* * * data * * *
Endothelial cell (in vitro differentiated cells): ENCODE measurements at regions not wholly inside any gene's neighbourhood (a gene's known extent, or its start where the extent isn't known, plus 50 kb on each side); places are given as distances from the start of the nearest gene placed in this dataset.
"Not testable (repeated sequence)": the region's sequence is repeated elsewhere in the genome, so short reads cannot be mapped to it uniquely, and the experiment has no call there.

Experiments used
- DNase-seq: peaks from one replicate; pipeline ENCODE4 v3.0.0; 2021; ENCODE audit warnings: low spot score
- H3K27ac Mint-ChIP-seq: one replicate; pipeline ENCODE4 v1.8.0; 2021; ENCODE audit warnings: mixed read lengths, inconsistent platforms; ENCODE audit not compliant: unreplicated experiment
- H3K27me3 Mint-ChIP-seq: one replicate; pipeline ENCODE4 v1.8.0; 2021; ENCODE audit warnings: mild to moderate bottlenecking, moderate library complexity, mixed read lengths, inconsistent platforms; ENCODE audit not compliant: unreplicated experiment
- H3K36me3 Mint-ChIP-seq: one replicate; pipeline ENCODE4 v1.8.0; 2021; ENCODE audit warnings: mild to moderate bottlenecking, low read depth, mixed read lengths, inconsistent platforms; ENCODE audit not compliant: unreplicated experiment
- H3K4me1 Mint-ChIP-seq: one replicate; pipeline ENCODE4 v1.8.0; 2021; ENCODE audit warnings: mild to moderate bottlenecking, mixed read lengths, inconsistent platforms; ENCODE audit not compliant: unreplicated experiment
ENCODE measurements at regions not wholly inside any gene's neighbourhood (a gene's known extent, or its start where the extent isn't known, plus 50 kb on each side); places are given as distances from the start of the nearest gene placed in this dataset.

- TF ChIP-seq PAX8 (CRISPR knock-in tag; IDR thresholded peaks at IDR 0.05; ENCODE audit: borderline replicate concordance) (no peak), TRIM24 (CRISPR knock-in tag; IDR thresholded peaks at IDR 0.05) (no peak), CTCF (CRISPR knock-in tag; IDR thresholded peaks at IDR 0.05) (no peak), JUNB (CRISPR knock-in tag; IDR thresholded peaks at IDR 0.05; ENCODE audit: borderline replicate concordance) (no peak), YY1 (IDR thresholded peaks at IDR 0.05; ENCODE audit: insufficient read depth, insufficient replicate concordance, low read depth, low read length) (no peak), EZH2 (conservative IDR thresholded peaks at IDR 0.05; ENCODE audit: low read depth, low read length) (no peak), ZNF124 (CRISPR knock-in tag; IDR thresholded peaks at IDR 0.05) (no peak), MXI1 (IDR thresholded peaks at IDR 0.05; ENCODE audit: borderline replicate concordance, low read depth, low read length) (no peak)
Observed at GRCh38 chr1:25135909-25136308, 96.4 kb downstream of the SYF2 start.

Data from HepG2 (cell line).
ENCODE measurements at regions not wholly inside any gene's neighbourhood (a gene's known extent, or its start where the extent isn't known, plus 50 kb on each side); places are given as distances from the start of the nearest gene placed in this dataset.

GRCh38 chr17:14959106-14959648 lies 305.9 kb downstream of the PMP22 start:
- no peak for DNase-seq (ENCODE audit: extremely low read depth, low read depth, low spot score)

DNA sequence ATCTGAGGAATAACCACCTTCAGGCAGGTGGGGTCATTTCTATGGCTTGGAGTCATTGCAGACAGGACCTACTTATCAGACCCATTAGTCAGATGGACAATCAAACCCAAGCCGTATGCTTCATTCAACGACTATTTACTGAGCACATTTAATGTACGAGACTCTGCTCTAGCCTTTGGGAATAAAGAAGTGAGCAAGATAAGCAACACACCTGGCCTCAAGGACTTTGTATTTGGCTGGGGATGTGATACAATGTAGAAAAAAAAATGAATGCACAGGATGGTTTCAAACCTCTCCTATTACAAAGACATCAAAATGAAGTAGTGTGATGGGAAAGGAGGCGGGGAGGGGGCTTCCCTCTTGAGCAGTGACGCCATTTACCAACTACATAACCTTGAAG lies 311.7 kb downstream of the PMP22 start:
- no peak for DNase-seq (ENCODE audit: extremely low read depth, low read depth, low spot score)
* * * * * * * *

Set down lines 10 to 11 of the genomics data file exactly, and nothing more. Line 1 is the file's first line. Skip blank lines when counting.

- TF ChIP-seq PAX8 (CRISPR knock-in tag; IDR thresholded peaks at IDR 0.05; ENCODE audit: borderline replicate concordance) (no peak), TRIM24 (CRISPR knock-in tag; IDR thresholded peaks at IDR 0.05) (no peak), CTCF (CRISPR knock-in tag; IDR thresholded peaks at IDR 0.05) (no peak), JUNB (CRISPR knock-in tag; IDR thresholded peaks at IDR 0.05; ENCODE audit: borderline replicate concordance) (no peak), YY1 (IDR thresholded peaks at IDR 0.05; ENCODE audit: insufficient read depth, insufficient replicate concordance, low read depth, low read length) (no peak), EZH2 (conservative IDR thresholded peaks at IDR 0.05; ENCODE audit: low read depth, low read length) (no peak), ZNF124 (CRISPR knock-in tag; IDR thresholded peaks at IDR 0.05) (no peak), MXI1 (IDR thresholded peaks at IDR 0.05; ENCODE audit: borderline replicate concordance, low read depth, low read length) (no peak)
Observed at GRCh38 chr1:25135909-25136308, 96.4 kb downstream of the SYF2 start.